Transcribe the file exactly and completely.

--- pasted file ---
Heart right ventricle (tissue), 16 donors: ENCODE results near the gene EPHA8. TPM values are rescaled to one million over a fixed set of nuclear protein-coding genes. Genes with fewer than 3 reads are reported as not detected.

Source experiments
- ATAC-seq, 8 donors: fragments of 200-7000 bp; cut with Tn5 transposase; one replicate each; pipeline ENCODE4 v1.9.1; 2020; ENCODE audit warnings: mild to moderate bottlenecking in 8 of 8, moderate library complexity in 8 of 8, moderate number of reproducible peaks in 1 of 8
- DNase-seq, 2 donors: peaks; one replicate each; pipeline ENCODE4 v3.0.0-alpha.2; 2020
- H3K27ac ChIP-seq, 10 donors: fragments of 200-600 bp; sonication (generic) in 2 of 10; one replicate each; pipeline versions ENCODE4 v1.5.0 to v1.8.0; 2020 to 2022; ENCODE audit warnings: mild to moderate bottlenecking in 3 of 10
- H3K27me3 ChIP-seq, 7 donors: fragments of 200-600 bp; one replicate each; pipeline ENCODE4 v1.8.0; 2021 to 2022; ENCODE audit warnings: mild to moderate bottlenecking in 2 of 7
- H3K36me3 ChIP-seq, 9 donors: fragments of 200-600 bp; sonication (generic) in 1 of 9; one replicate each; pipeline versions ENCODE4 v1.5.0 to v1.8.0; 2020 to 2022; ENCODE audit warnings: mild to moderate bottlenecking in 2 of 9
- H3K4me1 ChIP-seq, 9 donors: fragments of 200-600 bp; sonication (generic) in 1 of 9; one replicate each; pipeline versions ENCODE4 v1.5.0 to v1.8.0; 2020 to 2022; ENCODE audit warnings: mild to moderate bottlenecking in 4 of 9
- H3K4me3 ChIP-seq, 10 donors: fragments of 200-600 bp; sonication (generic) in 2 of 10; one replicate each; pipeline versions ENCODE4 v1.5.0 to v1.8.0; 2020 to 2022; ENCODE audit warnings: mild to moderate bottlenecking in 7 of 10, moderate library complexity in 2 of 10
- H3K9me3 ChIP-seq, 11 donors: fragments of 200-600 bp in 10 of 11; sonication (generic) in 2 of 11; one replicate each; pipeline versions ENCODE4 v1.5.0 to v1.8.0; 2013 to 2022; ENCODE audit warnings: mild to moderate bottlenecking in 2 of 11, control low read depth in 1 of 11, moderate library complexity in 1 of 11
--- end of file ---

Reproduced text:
Heart right ventricle (tissue), 16 donors: ENCODE results near the gene EPHA8. TPM values are rescaled to one million over a fixed set of nuclear protein-coding genes. Genes with fewer than 3 reads are reported as not detected.

Source experiments
- ATAC-seq, 8 donors: fragments of 200-7000 bp; cut with Tn5 transposase; one replicate each; pipeline ENCODE4 v1.9.1; 2020; ENCODE audit warnings: mild to moderate bottlenecking in 8 of 8, moderate library complexity in 8 of 8, moderate number of reproducible peaks in 1 of 8
- DNase-seq, 2 donors: peaks; one replicate each; pipeline ENCODE4 v3.0.0-alpha.2; 2020
- H3K27ac ChIP-seq, 10 donors: fragments of 200-600 bp; sonication (generic) in 2 of 10; one replicate each; pipeline versions ENCODE4 v1.5.0 to v1.8.0; 2020 to 2022; ENCODE audit warnings: mild to moderate bottlenecking in 3 of 10
- H3K27me3 ChIP-seq, 7 donors: fragments of 200-600 bp; one replicate each; pipeline ENCODE4 v1.8.0; 2021 to 2022; ENCODE audit warnings: mild to moderate bottlenecking in 2 of 7
- H3K36me3 ChIP-seq, 9 donors: fragments of 200-600 bp; sonication (generic) in 1 of 9; one replicate each; pipeline versions ENCODE4 v1.5.0 to v1.8.0; 2020 to 2022; ENCODE audit warnings: mild to moderate bottlenecking in 2 of 9
- H3K4me1 ChIP-seq, 9 donors: fragments of 200-600 bp; sonication (generic) in 1 of 9; one replicate each; pipeline versions ENCODE4 v1.5.0 to v1.8.0; 2020 to 2022; ENCODE audit warnings: mild to moderate bottlenecking in 4 of 9
- H3K4me3 ChIP-seq, 10 donors: fragments of 200-600 bp; sonication (generic) in 2 of 10; one replicate each; pipeline versions ENCODE4 v1.5.0 to v1.8.0; 2020 to 2022; ENCODE audit warnings: mild to moderate bottlenecking in 7 of 10, moderate library complexity in 2 of 10
- H3K9me3 ChIP-seq, 11 donors: fragments of 200-600 bp in 10 of 11; sonication (generic) in 2 of 11; one replicate each; pipeline versions ENCODE4 v1.5.0 to v1.8.0; 2013 to 2022; ENCODE audit warnings: mild to moderate bottlenecking in 2 of 11, control low read depth in 1 of 11, moderate library complexity in 1 of 11